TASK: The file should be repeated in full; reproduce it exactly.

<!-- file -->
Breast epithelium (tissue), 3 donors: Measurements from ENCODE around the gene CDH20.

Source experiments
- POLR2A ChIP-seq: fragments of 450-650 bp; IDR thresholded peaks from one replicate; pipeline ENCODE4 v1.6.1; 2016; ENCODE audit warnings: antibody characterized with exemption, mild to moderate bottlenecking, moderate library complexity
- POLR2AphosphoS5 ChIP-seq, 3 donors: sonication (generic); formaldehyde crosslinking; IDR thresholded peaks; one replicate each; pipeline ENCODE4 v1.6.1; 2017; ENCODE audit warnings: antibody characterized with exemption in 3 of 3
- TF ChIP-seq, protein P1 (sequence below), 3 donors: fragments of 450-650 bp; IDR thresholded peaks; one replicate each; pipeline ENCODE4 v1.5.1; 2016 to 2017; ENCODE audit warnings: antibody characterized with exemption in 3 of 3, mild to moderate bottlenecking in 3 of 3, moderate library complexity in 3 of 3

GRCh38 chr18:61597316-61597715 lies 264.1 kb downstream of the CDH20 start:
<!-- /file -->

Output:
Breast epithelium (tissue), 3 donors: Measurements from ENCODE around the gene CDH20.

Source experiments
- POLR2A ChIP-seq: fragments of 450-650 bp; IDR thresholded peaks from one replicate; pipeline ENCODE4 v1.6.1; 2016; ENCODE audit warnings: antibody characterized with exemption, mild to moderate bottlenecking, moderate library complexity
- POLR2AphosphoS5 ChIP-seq, 3 donors: sonication (generic); formaldehyde crosslinking; IDR thresholded peaks; one replicate each; pipeline ENCODE4 v1.6.1; 2017; ENCODE audit warnings: antibody characterized with exemption in 3 of 3
- TF ChIP-seq, protein P1 (sequence below), 3 donors: fragments of 450-650 bp; IDR thresholded peaks; one replicate each; pipeline ENCODE4 v1.5.1; 2016 to 2017; ENCODE audit warnings: antibody characterized with exemption in 3 of 3, mild to moderate bottlenecking in 3 of 3, moderate library complexity in 3 of 3

GRCh38 chr18:61597316-61597715 lies 264.1 kb downstream of the CDH20 start: